Because water is one of the primary requirements for life as we know it, finding large new reservoirs of frozen water on Mars is an encouraging sign for scientists searching for life beyond Earth.
The concealed glaciers extend for tens of miles from edges of mountains or cliffs and are up to one-half mile thick. A layer of rocky debris covering the ice may have preserved the glaciers as remnants from an ice sheet covering middle latitudes during a past ice age.
"Altogether, these glaciers almost certainly represent the largest reservoir of water ice on Mars that's not in the polar caps. Just one of the features we examined is three times larger than the city of Los Angeles, and up to one-half-mile thick, and there are many more," said John W. Holt of The University of Texas at Austin's Jackson School of Geosciences, lead author of a report on the radar observations in the Nov. 21 issue of the journal Science.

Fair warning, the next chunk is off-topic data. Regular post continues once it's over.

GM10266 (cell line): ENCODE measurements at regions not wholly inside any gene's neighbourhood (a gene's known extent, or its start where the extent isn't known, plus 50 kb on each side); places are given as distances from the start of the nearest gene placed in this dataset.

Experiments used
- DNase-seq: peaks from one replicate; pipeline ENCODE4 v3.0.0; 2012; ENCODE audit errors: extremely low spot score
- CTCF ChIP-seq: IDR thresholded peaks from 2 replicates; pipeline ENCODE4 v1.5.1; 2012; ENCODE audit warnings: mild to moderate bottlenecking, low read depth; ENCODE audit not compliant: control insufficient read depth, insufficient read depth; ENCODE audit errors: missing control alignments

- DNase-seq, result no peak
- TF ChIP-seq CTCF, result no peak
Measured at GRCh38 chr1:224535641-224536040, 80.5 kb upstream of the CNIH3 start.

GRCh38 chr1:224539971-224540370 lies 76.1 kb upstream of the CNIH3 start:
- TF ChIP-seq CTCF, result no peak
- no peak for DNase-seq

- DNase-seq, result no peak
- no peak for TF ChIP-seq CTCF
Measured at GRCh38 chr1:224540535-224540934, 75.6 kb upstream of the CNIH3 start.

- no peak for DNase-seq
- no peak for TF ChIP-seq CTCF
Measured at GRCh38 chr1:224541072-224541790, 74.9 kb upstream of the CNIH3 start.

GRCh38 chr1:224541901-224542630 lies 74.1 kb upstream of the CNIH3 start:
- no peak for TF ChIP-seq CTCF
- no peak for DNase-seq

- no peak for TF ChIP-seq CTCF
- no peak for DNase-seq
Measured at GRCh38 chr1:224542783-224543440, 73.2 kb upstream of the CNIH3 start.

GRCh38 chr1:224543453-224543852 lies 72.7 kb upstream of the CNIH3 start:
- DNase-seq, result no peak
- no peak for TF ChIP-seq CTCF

"In addition to their scientific value, they could be a source of water to support future exploration of Mars," said Holt.
The gently sloping aprons of material around taller features have puzzled scientists since NASA's Viking orbiters revealed them in the 1970s. One theory contended they were flows of rocky debris lubricated by a little ice. The features reminded Holt of massive ice glaciers detected under rocky coverings in Antarctica, where he has extensive experience using airborne geophysical instruments such as radar to study Antarctic ice sheets.
The Shallow Radar instrument on the Mars Reconnaissance Orbiter provided an answer to this Martian puzzle, indicating the features contain large amounts of ice.
"These results are the smoking gun pointing to the presence of large amounts of water ice at these latitudes," said Ali Safaeinili, a shallow-radar instrument team member with NASA's Jet Propulsion Laboratory in Pasadena, Calif.